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How to Lay Off Employees

The old adage "It's a dirty job, but someone's gotta do it" couldn't be more true when it comes to laying off employees. Here's how to do it properly.
October 1, 2001
URL: http://www.entrepreneur.com/article/45392

For many entrepreneurs, the thought of having to lay off employees can be nerve-wracking. And if you're young, the act of firing an employee-especially one who may remind you of your old Uncle Stanley-can be especially daunting. You may have vivid nightmares of the scene of the termination: What if Bob goes crazy and shoots up the joint? What if Brenda cries hysterically? What if Pete sabotages the computer network?

While these may be valid concerns, the fact is that termination of employees, while almost always painful, is a vital, rejuvenating part of business life. Just read the business press, and you'll quickly realize that if you need to lay off some employees, you're not alone. So if you've already tried to fix matters using the strategies we suggested in "Restructuring a Problem Company,", you have no HR department and you don't have a security guard hanging around the office, it helps to follow in the footsteps of those who have been through it.

Step 1: Have a Strategy

The absolute worst way you can fire someone is haphazardly. It's harder on both you and the employee, and you have a greater risk of something going wrong-not to mention the risk of future litigation. So whether you are canning one lousy performer or shutting down a whole business, you need to strategize ahead of time.

A few months ago, Rafi Musher, founder and CEO of Cambridge, Massachusetts, strategic research firm Stax Research, scaled back his firm about 30 percent-and he actually wishes he would have acted sooner. "All top firms do regular, healthy pruning," says Musher, 33. "No one has a 100 percent hit rate on their hires." So he established a process of regular reviews to measure performance on a number of levels: Can the employee grow with the business and the changes in his role? How does the employee's productivity and salary level compare to that of co-workers?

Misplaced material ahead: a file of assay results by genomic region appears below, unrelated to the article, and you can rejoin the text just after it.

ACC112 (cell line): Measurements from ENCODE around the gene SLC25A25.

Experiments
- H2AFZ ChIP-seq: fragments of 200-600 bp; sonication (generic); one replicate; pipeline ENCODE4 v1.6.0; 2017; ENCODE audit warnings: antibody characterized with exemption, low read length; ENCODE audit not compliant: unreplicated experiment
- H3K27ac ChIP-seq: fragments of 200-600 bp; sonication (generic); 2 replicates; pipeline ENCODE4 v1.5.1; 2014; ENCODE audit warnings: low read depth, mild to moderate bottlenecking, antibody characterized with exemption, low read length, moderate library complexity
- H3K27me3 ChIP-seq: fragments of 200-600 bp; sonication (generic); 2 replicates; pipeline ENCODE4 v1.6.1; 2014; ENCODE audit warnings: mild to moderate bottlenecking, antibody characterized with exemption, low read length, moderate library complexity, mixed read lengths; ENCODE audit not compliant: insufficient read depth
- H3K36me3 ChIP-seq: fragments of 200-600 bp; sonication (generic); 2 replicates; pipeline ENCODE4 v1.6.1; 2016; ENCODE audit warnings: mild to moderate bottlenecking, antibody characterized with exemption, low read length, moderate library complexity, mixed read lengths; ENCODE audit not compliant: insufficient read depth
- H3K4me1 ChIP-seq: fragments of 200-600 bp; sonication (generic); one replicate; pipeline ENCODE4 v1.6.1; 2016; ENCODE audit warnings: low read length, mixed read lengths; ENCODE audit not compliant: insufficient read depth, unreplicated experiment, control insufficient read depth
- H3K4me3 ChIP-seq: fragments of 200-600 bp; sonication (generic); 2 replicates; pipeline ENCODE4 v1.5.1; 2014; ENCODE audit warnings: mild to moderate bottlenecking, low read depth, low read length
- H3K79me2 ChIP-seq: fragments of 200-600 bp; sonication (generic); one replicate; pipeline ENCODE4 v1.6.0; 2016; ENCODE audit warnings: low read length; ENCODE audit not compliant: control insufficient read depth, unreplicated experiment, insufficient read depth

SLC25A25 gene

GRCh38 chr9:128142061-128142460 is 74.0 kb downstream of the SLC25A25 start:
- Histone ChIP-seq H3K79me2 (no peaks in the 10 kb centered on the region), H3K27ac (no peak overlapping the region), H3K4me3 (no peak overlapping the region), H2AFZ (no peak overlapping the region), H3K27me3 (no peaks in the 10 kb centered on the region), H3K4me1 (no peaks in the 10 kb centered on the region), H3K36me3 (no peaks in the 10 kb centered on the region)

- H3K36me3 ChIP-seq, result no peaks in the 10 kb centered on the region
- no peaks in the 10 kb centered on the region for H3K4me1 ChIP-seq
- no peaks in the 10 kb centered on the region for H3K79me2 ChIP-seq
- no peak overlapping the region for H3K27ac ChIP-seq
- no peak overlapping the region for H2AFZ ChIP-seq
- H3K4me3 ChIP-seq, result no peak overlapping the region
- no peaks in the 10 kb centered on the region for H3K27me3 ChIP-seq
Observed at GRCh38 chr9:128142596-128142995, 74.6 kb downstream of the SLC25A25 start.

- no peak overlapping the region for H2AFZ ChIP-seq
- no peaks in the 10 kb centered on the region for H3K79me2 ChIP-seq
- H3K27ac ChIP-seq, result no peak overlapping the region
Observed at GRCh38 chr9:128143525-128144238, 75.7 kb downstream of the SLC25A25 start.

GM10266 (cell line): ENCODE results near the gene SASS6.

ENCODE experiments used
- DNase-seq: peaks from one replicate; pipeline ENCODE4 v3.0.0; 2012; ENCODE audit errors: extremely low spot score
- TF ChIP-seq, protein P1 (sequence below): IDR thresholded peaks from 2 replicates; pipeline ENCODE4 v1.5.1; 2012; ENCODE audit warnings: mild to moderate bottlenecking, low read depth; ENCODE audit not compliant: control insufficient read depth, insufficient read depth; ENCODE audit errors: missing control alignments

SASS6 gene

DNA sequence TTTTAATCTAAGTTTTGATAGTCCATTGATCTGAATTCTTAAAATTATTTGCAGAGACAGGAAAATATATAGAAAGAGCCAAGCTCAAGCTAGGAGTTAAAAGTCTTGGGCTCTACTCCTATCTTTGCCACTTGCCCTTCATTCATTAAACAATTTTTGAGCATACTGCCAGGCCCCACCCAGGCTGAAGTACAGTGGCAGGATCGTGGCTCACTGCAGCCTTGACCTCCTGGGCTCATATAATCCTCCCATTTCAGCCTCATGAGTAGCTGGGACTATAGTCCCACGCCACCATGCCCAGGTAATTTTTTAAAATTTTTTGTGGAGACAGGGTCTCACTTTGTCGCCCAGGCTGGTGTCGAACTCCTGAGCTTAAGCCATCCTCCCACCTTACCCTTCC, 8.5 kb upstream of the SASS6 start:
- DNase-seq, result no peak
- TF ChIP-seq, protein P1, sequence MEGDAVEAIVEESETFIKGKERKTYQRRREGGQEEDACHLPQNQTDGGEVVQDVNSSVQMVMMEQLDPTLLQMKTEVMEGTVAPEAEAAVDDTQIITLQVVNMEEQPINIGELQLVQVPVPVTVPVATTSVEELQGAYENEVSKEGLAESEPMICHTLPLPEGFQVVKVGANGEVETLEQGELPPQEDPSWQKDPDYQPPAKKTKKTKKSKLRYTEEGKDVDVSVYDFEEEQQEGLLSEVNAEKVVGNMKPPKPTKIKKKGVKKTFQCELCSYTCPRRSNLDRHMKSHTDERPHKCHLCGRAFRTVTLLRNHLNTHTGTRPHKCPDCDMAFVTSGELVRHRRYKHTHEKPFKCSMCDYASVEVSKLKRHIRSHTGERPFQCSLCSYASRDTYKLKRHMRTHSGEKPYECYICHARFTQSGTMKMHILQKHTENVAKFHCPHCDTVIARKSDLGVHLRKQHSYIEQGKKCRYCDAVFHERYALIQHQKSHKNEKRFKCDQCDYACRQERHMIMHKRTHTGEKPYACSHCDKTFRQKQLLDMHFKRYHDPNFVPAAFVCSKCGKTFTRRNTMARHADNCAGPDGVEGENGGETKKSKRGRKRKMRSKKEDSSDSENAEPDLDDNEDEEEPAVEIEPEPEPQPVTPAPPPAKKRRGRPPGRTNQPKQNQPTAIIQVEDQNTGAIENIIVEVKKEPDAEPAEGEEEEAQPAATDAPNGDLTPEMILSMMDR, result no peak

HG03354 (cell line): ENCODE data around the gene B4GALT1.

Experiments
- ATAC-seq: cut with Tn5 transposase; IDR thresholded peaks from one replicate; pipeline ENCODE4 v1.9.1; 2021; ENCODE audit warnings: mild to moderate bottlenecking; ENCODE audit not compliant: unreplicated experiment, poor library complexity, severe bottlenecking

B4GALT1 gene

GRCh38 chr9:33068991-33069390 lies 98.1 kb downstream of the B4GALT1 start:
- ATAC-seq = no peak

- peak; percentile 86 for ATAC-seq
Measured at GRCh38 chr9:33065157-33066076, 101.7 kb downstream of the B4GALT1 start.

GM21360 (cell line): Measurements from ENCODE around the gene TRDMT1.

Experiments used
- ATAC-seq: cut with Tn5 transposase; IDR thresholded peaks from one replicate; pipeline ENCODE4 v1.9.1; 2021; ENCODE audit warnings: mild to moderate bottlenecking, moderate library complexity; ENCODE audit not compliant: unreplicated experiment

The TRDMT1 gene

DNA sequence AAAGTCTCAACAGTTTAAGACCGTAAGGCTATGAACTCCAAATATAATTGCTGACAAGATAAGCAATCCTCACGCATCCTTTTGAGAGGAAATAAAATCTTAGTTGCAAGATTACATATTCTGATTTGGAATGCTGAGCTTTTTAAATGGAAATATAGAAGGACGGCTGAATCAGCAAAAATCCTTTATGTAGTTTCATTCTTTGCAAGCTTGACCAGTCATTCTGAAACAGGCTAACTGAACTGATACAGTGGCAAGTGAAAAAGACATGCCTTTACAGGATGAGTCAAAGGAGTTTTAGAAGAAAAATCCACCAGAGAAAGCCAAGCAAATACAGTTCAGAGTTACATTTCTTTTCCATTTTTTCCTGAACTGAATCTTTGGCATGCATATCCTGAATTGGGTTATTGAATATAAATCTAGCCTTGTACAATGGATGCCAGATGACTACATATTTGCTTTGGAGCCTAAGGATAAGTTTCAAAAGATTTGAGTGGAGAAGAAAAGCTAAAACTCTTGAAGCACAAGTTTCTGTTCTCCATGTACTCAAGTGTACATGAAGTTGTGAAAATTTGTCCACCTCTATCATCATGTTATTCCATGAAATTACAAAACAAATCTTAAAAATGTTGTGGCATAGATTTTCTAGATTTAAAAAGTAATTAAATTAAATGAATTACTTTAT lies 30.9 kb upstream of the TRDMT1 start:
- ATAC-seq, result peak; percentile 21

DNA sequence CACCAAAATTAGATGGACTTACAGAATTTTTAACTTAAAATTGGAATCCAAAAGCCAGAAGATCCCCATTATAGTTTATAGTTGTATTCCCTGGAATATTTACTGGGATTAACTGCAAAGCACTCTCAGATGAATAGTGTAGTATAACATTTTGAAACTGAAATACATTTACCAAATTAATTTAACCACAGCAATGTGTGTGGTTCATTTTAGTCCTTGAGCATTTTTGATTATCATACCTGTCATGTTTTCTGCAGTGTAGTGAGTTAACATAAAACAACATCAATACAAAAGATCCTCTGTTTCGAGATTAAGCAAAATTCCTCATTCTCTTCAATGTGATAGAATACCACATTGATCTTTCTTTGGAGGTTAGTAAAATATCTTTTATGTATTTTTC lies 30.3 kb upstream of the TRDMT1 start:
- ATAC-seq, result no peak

According to Musher, you ideally want to continually exit the bottom 10 percent of performers on your staff, and make that policy. "If you don't think about it consciously," he says, "you won't act on it in a timely way." Worse, poor performers impact the morale of the top performers, not to mention the bottom line and the paychecks, bonuses, and stock options of everyone in the company. And there are hidden costs, too-people who aren't doing well suck up a lot of management time, so the actual cost to the company is far greater than just salary.

Step 2: Do Your Homework

One of the biggest mistakes you can make is to not prepare adequately. The last thing you want is your employees bombarding you with a bunch of questions to which you can only reply, "Um, I'll have to get back to you on that one." Here are some of the issues to consider:

Step 3: Plan the Logistics and Execute

There is no great time for a layoff, but most experts recommend you do it in the middle of the week. Also, first thing in the morning is preferable, mainly so you don't have to sit around all day waiting to act.